Researchers at Michigan State University studied the brains of rodents after exposing them to dim and bright light for a month. They found that consistent exposure to dim or bright light affected their brains differently. From Science News:
The rodents exposed to dim light lost about 30% of capacity in the hippocampus, a critical brain region for learning and memory, and performed poorly on a spatial task they had trained on previously.
The animals exposed to bright light, on the other hand, showed significant improvement on the spatial task.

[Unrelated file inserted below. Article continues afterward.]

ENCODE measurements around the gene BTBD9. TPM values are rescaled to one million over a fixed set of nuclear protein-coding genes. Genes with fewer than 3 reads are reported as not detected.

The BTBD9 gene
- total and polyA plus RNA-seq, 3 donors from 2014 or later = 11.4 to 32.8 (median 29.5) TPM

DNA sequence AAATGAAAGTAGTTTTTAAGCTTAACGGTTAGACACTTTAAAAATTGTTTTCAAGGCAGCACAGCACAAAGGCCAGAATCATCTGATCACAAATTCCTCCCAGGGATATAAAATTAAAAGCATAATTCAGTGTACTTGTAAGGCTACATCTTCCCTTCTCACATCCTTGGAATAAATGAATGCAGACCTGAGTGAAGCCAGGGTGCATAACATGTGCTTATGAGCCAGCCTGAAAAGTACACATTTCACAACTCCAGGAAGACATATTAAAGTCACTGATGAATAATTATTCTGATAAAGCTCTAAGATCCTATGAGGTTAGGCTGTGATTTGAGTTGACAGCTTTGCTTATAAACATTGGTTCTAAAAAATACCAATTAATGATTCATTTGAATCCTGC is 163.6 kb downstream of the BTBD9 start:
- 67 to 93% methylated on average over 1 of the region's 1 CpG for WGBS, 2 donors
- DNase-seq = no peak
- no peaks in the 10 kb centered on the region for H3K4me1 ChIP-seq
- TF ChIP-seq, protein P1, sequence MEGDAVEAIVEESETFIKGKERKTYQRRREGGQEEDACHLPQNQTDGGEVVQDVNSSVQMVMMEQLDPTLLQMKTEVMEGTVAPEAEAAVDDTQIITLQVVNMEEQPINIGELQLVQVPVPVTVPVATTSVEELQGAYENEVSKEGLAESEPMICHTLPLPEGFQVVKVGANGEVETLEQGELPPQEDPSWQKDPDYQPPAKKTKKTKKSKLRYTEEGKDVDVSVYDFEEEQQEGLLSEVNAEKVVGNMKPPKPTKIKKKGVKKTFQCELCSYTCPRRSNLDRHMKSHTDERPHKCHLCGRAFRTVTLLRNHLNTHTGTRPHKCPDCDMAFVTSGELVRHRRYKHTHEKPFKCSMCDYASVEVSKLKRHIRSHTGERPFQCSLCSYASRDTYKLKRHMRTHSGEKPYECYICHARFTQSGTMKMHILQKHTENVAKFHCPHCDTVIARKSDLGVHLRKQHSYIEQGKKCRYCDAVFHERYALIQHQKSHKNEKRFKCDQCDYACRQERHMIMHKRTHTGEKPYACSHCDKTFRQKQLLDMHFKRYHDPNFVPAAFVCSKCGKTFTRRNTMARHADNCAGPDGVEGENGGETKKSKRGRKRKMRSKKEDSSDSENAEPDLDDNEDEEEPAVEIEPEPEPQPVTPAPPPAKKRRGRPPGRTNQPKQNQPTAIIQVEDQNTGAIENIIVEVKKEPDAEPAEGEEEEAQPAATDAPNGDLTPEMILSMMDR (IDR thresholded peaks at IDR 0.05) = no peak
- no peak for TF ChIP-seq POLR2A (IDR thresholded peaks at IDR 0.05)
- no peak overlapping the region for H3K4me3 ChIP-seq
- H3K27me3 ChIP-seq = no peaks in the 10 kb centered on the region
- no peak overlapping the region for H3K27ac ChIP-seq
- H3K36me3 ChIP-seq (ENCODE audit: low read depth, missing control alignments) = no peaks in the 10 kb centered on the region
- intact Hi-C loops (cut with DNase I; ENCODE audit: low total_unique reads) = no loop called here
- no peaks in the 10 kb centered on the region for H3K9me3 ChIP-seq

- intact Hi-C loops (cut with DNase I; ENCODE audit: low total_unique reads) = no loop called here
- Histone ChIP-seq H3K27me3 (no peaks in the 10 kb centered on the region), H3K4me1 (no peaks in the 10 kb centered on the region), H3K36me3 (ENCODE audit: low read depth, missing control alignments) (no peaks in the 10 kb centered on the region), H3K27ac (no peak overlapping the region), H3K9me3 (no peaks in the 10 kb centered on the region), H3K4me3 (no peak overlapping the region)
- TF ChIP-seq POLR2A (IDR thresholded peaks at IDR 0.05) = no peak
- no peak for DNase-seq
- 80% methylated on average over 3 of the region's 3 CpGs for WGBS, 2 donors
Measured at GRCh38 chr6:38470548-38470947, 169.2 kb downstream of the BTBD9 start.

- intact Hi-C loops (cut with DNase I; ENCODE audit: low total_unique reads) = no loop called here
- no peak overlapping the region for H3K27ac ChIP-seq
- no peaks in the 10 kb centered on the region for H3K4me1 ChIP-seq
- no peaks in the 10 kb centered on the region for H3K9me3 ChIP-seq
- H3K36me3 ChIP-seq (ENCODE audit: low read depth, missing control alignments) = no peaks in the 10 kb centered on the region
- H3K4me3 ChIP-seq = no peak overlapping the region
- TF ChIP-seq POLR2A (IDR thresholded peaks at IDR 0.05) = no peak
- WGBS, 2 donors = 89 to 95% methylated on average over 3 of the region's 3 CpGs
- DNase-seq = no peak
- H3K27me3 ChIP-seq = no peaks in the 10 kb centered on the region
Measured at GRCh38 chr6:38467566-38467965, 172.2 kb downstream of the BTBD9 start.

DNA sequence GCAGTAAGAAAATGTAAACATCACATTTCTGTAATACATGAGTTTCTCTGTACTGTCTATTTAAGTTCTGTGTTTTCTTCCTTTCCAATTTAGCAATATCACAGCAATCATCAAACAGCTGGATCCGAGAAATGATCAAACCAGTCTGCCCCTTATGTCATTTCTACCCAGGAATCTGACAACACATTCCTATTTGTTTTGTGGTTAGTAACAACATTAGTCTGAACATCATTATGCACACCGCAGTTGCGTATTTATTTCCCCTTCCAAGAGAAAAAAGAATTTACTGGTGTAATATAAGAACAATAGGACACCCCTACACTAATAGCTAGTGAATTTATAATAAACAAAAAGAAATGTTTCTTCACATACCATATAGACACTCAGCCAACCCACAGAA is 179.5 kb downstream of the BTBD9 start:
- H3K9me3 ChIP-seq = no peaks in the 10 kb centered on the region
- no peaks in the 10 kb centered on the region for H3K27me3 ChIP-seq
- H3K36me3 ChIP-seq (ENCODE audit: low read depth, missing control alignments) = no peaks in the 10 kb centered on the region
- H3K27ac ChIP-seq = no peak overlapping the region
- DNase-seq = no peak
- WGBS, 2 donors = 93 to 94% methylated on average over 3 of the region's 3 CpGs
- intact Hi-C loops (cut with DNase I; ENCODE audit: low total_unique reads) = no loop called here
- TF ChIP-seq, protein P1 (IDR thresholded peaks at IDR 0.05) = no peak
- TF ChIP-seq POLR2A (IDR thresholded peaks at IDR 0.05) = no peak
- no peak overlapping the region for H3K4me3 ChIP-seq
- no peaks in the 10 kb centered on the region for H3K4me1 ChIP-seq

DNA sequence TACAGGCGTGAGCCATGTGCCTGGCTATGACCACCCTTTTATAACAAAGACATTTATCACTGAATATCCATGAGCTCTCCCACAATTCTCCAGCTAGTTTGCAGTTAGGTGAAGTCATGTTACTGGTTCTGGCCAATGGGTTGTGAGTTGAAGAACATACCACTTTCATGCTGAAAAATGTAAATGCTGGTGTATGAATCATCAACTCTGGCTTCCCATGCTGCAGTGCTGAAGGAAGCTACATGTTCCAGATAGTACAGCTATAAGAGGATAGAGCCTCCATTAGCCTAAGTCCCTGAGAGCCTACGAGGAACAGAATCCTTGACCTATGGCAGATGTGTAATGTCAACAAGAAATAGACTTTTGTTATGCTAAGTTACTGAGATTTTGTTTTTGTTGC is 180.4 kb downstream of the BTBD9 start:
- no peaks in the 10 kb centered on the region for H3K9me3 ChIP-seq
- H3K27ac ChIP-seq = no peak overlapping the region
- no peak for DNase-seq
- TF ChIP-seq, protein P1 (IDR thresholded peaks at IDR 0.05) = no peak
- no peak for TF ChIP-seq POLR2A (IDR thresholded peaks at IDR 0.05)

The results have some interesting potential applications for the elderly and people with poor vision and cognitive impairments:
Dr. Yan said: “for people with eye disease who don’t receive much light, can we directly manipulate this group of neurons in the brain, bypassing the eye, and provide them with the same benefits of bright light exposure?”
“Another possibility is improving the cognitive function in the aging population and those with neurological disorders. Can we help them recover from the impairment or prevent further decline?”
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